1. Does Pope Francis’s teaching on capital punishment amount to a doctrinal change or merely a prudential judgment? Prof. Feser argues that when the Pope says capital punishment should never be used, he is either making a doctrinal change that contradicts the teaching of Scripture and Tradition, or he is merely making a prudential judgment. Either way, he claims, Catholics are not obliged to agree with him.

2. Do you agree with Pope Francis that life sentences should be abolished? Pope Francis, he says, has frequently said life sentences are objectionable, and are objectionable for the same reasons as are death sentences.

3. Do you agree with Pope Francis that executing a murderer is worse than what the murderer himself did? In a 2015 letter, Prof. Feser notes, the Pope wrote that the death penalty represents a failure for any constitutional state because it obliges the State to kill in the name of justice, and that justice is never reached by killing a human being. On this point, the Pope noted Dostoyevsky's observation that 'To kill a murderer is a punishment incomparably worse than the crime itself. Murder by legal sentence is immeasurably more terrible than murder by a criminal.'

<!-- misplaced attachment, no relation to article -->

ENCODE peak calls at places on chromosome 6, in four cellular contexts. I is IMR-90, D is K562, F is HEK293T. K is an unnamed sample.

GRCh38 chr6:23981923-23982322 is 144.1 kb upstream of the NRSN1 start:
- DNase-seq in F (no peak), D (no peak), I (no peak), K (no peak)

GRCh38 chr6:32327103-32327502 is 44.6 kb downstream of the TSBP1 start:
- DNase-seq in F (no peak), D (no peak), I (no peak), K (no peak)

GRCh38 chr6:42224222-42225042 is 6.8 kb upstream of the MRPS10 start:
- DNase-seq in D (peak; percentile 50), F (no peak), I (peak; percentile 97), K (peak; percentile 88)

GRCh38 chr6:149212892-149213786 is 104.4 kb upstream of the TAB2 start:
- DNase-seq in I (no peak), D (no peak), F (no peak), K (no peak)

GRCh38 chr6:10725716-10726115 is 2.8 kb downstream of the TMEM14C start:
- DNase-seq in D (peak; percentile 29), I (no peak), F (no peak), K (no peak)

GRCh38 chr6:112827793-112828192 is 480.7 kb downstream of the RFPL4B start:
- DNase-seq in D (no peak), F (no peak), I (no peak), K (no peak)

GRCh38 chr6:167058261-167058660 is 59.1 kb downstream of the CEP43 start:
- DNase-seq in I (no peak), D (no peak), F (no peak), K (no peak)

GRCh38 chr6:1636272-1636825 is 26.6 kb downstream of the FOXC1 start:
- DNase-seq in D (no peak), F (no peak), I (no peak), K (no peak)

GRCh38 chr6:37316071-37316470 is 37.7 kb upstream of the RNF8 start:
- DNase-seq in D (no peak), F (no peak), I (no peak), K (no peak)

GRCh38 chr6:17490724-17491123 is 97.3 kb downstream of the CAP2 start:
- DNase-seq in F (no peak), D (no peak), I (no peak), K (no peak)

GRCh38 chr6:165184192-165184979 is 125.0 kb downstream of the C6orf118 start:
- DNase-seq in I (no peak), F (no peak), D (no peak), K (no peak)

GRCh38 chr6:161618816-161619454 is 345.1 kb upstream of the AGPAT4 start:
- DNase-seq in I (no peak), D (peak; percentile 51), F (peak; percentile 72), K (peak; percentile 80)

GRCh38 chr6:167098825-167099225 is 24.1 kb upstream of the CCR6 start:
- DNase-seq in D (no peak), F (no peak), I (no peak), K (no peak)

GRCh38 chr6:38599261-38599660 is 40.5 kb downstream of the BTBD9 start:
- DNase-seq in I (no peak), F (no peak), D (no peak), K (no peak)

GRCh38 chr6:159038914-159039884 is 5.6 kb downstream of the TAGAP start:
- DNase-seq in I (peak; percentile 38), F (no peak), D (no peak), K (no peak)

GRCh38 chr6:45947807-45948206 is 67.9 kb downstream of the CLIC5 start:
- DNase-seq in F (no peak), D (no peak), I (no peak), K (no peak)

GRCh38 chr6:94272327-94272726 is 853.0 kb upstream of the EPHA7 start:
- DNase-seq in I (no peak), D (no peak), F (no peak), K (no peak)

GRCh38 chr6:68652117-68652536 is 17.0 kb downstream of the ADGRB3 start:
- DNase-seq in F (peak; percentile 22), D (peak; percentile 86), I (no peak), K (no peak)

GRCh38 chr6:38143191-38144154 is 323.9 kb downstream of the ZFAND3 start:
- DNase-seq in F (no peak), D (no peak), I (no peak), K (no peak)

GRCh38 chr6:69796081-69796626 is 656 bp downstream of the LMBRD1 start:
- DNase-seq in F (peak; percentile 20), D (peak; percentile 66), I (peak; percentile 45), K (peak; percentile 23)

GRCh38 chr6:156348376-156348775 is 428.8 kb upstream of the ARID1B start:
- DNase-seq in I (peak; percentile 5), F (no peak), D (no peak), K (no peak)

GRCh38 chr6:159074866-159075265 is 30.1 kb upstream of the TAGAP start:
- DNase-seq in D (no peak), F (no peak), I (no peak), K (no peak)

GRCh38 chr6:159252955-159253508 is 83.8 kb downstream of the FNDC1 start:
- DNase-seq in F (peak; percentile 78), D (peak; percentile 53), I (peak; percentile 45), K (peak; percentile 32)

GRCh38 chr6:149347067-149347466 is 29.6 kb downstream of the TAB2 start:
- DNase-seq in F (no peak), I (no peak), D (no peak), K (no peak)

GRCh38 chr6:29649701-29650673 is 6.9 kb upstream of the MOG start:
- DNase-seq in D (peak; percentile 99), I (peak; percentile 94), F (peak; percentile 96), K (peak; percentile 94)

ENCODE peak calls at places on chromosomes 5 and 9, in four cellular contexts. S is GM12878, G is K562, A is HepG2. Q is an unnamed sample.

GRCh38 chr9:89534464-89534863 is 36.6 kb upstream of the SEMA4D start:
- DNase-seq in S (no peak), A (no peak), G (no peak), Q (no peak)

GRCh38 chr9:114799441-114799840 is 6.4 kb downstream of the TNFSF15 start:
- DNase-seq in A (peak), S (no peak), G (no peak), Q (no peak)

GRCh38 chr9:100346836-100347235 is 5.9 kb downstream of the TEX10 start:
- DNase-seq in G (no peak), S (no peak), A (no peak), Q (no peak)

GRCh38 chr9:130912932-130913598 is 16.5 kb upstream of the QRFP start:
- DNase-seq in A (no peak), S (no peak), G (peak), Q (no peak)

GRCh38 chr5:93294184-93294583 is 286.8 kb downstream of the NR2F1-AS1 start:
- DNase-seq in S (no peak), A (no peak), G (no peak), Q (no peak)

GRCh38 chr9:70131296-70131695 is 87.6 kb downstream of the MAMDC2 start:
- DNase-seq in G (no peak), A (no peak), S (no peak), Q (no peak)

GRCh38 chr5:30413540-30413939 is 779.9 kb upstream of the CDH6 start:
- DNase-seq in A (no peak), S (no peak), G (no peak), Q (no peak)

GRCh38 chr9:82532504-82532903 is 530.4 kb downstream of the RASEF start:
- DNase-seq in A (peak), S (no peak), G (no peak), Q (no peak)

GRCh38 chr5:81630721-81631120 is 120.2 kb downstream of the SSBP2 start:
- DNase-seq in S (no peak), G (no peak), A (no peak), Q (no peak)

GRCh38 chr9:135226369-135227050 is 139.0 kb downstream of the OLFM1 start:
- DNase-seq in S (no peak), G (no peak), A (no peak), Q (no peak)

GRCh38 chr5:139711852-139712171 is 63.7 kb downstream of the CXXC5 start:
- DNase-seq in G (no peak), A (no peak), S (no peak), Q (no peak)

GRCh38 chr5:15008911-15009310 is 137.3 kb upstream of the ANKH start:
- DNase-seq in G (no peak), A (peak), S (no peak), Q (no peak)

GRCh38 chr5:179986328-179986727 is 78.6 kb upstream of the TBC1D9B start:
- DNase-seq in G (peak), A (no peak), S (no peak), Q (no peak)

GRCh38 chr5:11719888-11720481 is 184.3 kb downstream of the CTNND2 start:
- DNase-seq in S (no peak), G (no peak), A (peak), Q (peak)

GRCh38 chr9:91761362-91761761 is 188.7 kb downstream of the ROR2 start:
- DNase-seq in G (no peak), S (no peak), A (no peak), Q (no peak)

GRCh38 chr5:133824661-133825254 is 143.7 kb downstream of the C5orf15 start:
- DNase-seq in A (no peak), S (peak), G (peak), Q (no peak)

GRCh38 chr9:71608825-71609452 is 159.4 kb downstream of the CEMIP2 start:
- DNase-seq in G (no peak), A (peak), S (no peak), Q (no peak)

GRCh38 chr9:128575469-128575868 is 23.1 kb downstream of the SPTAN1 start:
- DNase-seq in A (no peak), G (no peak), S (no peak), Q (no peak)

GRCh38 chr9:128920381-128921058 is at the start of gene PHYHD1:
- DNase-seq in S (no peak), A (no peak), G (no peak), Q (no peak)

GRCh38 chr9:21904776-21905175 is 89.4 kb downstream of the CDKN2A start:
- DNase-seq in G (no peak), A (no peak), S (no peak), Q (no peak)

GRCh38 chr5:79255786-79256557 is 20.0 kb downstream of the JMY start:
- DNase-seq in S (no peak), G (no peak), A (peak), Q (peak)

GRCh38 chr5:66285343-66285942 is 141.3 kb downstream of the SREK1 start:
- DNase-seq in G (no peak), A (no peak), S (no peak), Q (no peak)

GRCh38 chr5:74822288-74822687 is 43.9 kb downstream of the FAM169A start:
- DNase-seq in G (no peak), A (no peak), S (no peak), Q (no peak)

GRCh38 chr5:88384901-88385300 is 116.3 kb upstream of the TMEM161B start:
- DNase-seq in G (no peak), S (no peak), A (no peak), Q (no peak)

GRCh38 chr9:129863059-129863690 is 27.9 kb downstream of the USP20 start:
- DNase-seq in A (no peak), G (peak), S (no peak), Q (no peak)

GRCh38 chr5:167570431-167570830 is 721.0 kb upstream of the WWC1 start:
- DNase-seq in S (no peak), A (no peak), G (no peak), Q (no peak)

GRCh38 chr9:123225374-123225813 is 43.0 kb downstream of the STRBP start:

Now, the second and third questions can be dealt with pretty easily, and seem to exist here merely to complicate the issue. Putting aside the merits or otherwise of the Pope's opinions -- and both seem utterly defensible, with the key point ignored by Prof. Feser in the third question being that when the state kills somebody it creates a situation where there is blood on a whole society's hands, not just on those of an individual killer  -- the crucial thing here is that these are just opinions, and thus not things Catholics are expected to accept as Church teaching. We might well reflect upon them, and doing so might help us to become better Christians, but still, they're not things we're expected to sign up to. Prof. Feser might ask these questions out of interest, but they're ultimately distractions.